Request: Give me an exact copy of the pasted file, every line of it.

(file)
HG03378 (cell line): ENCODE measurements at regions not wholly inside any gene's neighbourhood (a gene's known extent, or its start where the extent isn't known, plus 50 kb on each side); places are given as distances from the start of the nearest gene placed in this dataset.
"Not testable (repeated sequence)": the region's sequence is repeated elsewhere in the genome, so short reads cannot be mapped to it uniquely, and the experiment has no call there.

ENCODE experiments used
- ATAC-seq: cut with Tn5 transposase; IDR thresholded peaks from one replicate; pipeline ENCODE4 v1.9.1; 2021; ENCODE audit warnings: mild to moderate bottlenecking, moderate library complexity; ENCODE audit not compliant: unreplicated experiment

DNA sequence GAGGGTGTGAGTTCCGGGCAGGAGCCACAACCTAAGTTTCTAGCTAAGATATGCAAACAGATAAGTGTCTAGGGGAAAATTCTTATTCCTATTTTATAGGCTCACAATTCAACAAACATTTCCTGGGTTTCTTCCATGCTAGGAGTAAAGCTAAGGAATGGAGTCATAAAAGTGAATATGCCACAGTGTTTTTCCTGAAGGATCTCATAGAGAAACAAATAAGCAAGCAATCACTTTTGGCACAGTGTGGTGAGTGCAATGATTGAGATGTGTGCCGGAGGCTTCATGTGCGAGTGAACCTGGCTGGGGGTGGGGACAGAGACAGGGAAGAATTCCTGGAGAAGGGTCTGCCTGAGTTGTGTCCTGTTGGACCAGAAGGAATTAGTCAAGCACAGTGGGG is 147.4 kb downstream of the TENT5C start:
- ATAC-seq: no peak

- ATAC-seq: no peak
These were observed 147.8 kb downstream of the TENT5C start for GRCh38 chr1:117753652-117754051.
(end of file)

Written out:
HG03378 (cell line): ENCODE measurements at regions not wholly inside any gene's neighbourhood (a gene's known extent, or its start where the extent isn't known, plus 50 kb on each side); places are given as distances from the start of the nearest gene placed in this dataset.
"Not testable (repeated sequence)": the region's sequence is repeated elsewhere in the genome, so short reads cannot be mapped to it uniquely, and the experiment has no call there.

ENCODE experiments used
- ATAC-seq: cut with Tn5 transposase; IDR thresholded peaks from one replicate; pipeline ENCODE4 v1.9.1; 2021; ENCODE audit warnings: mild to moderate bottlenecking, moderate library complexity; ENCODE audit not compliant: unreplicated experiment

DNA sequence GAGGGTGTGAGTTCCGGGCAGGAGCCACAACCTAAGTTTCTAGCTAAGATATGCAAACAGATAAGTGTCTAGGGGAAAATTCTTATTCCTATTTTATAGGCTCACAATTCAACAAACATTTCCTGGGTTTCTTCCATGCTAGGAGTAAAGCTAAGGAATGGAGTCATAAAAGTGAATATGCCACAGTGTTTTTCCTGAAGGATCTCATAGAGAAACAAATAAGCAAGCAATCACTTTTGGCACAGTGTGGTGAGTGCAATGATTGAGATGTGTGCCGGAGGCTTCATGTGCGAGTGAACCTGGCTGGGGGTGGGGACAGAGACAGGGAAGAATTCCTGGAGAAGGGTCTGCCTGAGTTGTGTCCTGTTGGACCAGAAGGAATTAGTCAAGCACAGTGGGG is 147.4 kb downstream of the TENT5C start:
- ATAC-seq: no peak

- ATAC-seq: no peak
These were observed 147.8 kb downstream of the TENT5C start for GRCh38 chr1:117753652-117754051.